ABSTRACT: This study with three Appalachian county agricultural education programs examined the feasibility, effectiveness, and impact of integrating a cost-effective rollover protective structure (CROPS) project into high school agricultural mechanics classes. The project aimed to (1) reduce the exposure to tractor overturn hazards in three rural counties through the installation of CROPS on seven tractors within the Cumberland Plateau in the east region; (2) increase awareness in the targeted rural communities of cost-effective ROPS designs developed by the National Institution for Occupational Safety and Health (NIOSH) to encourage ROPS installations that decrease the costs of a retrofit; (3) test the feasibility of integration of CROPS construction and installations procedures into the required agricultural mechanics classes in these agricultural education programs; and (4) explore barriers to the implementation of this project in high school agricultural education programs. Eighty-two rural students and three agricultural educators participated in assembly and installation instruction. Data included hazard exposure demographic data, knowledge and awareness of CROPS plans, and pre-post knowledge of construction and assessment of final CROPS installation. Findings demonstrated the feasibility and utility of a CROPS education program in a professionally supervised secondary educational setting. The project promoted farm safety and awareness of availability and interest in the NIOSH Cost-effective ROPS plans. Seven CROPS were constructed and installed. New curriculum and knowledge measures also resulted from the work. Lessons learned and recommendations for a phase 2 implementation and further research are included.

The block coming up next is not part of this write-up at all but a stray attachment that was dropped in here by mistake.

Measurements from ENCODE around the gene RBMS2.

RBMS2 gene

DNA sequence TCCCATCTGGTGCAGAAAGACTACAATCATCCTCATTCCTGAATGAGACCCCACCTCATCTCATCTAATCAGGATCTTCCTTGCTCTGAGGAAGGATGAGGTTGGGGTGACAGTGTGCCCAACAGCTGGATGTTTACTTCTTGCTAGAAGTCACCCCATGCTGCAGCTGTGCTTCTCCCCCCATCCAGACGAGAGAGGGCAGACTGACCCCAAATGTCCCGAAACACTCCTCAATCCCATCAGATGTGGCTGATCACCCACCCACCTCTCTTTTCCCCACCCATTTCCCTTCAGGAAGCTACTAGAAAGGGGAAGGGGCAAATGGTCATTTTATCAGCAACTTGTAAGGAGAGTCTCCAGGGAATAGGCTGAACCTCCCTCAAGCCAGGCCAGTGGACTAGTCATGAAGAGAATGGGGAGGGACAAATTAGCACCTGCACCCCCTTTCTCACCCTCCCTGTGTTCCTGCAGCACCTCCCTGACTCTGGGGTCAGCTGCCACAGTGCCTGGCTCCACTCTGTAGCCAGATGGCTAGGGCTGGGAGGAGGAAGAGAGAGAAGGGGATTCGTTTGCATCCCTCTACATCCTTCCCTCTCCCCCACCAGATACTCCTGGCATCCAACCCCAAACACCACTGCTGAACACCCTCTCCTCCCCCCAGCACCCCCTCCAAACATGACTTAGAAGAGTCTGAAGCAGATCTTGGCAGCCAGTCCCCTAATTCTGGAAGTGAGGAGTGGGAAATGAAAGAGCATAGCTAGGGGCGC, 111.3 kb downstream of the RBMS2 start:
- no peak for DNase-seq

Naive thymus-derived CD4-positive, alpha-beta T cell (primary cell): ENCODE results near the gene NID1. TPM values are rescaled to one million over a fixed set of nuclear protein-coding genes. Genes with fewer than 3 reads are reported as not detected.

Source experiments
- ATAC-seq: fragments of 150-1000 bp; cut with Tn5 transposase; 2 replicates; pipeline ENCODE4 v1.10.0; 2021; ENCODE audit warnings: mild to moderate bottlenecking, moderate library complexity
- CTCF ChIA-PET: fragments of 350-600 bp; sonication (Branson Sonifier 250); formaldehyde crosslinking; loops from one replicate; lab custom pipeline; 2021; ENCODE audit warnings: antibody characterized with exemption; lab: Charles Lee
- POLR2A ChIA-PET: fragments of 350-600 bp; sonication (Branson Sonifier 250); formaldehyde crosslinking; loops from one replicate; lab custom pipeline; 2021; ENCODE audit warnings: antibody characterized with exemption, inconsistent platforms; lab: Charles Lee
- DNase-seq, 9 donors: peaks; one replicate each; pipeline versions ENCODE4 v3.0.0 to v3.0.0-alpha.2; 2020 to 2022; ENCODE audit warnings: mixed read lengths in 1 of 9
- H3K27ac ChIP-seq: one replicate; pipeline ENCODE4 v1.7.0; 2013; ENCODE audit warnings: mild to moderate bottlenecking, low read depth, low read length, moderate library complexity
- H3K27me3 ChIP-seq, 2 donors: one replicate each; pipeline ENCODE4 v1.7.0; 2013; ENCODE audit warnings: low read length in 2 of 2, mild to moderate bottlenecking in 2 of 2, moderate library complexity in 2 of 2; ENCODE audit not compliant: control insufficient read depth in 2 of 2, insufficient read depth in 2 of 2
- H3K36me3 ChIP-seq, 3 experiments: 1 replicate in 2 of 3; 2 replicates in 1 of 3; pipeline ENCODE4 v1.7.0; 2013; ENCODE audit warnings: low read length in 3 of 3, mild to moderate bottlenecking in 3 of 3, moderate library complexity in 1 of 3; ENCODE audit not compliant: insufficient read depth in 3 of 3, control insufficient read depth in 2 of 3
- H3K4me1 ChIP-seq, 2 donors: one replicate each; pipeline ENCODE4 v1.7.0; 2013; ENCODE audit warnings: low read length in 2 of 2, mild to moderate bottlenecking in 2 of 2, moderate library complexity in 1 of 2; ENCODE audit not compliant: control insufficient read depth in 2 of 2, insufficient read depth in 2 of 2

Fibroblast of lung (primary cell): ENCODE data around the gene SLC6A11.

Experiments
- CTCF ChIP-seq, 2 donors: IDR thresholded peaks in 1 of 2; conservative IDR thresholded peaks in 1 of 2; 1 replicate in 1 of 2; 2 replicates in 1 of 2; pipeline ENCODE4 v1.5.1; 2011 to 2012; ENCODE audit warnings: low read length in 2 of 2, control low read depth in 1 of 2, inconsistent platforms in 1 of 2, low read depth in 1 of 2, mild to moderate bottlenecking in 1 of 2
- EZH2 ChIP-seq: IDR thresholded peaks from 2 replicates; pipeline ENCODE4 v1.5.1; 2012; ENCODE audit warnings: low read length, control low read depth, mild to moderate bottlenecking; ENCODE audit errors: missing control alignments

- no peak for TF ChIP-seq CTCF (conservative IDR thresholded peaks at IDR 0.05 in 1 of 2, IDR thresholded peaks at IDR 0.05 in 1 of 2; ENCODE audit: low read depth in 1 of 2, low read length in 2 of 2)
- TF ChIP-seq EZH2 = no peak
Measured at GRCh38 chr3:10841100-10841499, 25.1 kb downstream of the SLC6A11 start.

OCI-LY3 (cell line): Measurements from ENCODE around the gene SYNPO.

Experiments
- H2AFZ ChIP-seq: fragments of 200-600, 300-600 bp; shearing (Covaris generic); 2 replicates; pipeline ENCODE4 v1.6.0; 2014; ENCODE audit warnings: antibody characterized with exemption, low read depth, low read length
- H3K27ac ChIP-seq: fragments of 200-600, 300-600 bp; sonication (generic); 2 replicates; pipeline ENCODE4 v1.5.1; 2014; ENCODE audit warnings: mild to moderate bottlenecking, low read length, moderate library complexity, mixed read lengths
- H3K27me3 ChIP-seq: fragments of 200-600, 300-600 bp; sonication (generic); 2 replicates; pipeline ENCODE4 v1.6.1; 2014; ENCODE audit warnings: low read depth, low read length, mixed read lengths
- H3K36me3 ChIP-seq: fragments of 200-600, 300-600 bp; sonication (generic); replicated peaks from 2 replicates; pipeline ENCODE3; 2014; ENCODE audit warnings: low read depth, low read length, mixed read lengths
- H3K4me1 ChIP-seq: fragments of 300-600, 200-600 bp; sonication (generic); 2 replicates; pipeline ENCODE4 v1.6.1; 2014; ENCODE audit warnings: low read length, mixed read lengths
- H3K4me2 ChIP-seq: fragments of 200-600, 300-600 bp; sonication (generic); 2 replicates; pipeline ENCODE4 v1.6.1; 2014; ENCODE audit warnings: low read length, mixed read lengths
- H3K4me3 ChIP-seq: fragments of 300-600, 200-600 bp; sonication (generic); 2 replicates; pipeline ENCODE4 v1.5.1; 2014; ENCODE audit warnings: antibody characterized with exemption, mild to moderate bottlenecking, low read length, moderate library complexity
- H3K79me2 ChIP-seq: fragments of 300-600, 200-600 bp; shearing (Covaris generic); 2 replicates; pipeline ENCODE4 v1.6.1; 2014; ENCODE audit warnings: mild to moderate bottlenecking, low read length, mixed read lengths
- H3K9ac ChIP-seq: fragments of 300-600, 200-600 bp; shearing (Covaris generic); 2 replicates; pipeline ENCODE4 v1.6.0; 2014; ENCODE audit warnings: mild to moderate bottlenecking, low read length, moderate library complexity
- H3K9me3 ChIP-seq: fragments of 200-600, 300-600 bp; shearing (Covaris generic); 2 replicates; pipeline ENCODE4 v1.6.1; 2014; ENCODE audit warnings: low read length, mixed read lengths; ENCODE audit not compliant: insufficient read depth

|Number of pages
|Journal of Agromedicine
|Published - Apr 3 2015
Bibliographical noteFunding Information:
There are 8,000 agricultural education programs in the United States, with more than 100,000 students, the majority of whom plan futures in agriculture, either on their own family farm operations or in agribusiness or other agricultural careers. Preparing these future farmers to engage in a culture of safety has become an increasingly important part of agricultural education programs.10 Curricula typically include classes in farm machinery operation and safety. Future farmers will do much of the repair work, including welding, on their operations themselves, or supervise or hire others to do so. Over half of all farms have welding or oxy-acetyline systems.11 In Kentucky, the site for this study, there are 12,725 agricultural education program juniors and seniors enrolled in agricultural mechanics and power equipment classes where a welding project is integrated into the class requirements. In Kentucky, 36% of agricultural education graduating seniors will enter the workforce directly and need to be prepared for that experience directly out of high school.12 Our research team reasoned that making these future farmers aware of the CROPS retrofit plans and costs, and having this knowledge and skill, would be an important sustainability strategy to reduce workers’ exposure to fatality and injury through retrofits of older tractors often found in any agricultural operation. A pilot study was funded through a NIOSH Agricultural Center small grant feasibility program.
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- Agricultural education
- agricultural mechanics CROPS
- tractor safety
- youth equipment safety
ASJC Scopus subject areas
- Public Health, Environmental and Occupational Health